Trends & Insights from an Industry Pioneer
About Subsurface Reflections:
The goal of this blog is to share interesting and inspiring articles related to subsurface imaging and geophysics. Written by experts in the field of geophysics, ground penetrating radar, software development and data analysis, this is a source for insights about the practical application of technology in the field of subsurface imaging and a place to shed light on common misconceptions in the industry.
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Ground Penetrating Radar (GPR)
Dr. Peter Annan
Founder & CEO
Peter is the CEO of Sensors & Software. His scientific research has been recognized worldwide with numerous awards for his pioneering work in ground penetrating radar (GPR) instruments and data analysis methods. He has authored multiple scientific publications, patents, and technical reports and served on various government and professional committees.
A key part of project planning is knowing exactly what lies beneath the surface at a site. This case study demonstrates a common use of GPR.
Ground Penetrating Radar (GPR) use radio waves to non-destructively locate objects and subsurface structures in materials like soil, rock, concrete, asphalt, wood and water.
Sensors & Software Inc. is a GPR manufacturer that is recognized worldwide for its commitment to technical excellence, continuous innovation and responsive customer service. You will find their products in use for numerous applications by engineers, miners, archaeologists, geologists, as well as military, security and law enforcement personnel.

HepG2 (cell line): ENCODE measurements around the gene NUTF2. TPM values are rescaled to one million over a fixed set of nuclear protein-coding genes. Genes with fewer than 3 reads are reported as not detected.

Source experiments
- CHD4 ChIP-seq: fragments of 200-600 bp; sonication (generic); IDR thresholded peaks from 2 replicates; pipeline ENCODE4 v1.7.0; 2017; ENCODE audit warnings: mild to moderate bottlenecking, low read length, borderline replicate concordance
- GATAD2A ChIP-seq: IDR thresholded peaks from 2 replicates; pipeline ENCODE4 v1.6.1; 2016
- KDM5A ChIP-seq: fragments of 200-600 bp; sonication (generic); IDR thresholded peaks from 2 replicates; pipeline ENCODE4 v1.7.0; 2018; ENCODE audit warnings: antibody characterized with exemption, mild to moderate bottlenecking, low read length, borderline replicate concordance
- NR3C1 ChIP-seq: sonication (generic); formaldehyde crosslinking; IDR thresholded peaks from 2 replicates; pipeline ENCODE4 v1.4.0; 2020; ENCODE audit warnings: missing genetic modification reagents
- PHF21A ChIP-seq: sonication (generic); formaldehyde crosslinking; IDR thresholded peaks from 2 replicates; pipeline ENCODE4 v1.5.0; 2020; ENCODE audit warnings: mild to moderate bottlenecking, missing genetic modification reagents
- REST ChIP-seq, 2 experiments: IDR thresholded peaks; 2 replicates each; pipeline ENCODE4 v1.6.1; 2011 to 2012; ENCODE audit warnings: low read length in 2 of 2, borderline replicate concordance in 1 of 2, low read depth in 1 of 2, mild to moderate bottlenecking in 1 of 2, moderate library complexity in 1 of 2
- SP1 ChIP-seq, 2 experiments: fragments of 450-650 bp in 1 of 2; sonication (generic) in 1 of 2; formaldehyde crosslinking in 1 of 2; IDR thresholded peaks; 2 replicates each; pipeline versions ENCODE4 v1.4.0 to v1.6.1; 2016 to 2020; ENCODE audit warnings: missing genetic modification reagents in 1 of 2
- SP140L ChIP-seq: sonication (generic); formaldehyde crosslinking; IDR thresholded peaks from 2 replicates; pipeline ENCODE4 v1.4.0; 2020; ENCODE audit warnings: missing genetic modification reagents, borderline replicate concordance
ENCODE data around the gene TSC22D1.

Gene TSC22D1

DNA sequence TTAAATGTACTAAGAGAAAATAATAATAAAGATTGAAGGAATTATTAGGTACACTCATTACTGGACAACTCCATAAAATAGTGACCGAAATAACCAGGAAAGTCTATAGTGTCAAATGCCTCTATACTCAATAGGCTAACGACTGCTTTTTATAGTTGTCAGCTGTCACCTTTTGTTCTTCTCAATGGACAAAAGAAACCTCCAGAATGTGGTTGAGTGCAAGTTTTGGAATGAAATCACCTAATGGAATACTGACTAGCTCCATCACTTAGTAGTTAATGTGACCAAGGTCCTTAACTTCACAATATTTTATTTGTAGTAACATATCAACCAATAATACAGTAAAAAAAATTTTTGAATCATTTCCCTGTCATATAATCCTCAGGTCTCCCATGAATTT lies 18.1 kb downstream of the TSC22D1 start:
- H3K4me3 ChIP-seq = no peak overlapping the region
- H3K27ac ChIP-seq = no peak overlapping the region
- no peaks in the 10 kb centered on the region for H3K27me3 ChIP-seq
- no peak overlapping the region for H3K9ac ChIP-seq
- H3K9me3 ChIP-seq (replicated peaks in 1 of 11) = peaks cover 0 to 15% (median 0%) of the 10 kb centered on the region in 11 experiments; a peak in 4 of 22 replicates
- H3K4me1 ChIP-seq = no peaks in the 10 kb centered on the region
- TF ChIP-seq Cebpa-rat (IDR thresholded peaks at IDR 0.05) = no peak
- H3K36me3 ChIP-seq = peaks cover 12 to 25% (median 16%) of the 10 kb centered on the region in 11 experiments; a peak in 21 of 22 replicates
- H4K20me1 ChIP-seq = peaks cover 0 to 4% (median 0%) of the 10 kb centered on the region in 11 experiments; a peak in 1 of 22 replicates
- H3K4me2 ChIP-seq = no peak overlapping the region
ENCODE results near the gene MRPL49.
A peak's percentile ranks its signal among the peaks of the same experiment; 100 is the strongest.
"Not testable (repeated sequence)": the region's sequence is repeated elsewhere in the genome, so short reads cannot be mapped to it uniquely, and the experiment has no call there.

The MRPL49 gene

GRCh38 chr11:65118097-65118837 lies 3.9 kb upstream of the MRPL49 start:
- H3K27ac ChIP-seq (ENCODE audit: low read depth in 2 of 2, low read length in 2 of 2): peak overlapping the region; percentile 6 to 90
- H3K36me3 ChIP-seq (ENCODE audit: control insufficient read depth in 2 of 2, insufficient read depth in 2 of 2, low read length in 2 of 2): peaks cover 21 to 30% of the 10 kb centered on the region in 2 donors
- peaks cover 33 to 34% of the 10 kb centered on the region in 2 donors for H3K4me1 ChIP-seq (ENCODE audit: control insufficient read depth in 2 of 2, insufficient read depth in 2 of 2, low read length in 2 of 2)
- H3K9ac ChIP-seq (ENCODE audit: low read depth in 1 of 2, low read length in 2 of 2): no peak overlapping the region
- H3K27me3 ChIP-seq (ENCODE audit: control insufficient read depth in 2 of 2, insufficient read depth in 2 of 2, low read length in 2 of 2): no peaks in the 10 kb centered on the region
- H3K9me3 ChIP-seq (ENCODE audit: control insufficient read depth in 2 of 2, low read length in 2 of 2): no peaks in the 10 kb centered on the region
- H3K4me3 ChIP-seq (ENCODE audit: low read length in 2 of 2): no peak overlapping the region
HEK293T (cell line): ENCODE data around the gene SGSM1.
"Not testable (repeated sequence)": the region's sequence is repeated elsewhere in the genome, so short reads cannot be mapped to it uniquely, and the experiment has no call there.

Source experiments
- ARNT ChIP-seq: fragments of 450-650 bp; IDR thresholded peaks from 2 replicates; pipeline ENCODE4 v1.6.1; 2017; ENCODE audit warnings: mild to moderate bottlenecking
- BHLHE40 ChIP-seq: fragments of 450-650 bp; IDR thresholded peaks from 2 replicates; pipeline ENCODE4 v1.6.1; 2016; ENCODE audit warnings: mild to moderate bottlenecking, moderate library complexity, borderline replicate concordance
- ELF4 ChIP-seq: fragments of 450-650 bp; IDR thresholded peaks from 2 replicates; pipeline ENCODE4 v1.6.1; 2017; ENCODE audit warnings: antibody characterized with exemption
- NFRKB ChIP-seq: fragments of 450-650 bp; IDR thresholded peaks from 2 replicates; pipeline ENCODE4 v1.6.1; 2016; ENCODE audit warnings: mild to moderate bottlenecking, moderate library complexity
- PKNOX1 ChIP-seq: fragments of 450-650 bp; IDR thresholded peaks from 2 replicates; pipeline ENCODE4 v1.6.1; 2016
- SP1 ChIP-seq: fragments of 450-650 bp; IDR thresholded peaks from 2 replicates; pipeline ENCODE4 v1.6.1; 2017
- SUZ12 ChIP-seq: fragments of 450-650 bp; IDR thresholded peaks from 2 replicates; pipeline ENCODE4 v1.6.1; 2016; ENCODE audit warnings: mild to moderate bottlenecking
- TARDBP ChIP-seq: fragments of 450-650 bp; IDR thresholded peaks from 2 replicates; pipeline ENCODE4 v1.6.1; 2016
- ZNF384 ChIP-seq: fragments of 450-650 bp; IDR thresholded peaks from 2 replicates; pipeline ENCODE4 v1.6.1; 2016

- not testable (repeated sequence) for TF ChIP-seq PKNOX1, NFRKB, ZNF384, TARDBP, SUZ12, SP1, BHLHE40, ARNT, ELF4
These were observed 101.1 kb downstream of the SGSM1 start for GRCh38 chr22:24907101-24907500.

A major application area for GPR is the detection and mapping of buried utilities. In the following, we address the field methodology and related GPR instrumentation characteristics.
Why Use GPR for Utility Locating?
The tools and methods of locating buried utilities are quite diverse. The most common approach is energizing metal pipes and cables with electric currents and using a magnetic-field sensor to detect the current. Provided the target can be exposed for connection or current can be induced, sufficient current flows on the target, and the detector is sufficiently sensitive to detect the magnetic field created by the current, then this technique works well and is very cost effective.
When access is difficult, electrical current does not flow (i.e. non-metallic element or broken connection), or external noise makes detection impossible, GPR provides an alternative. GPR provides its own source of energy, detects both metallic and non-metallic objects, as well as disturbed soil conditions and other buried structures.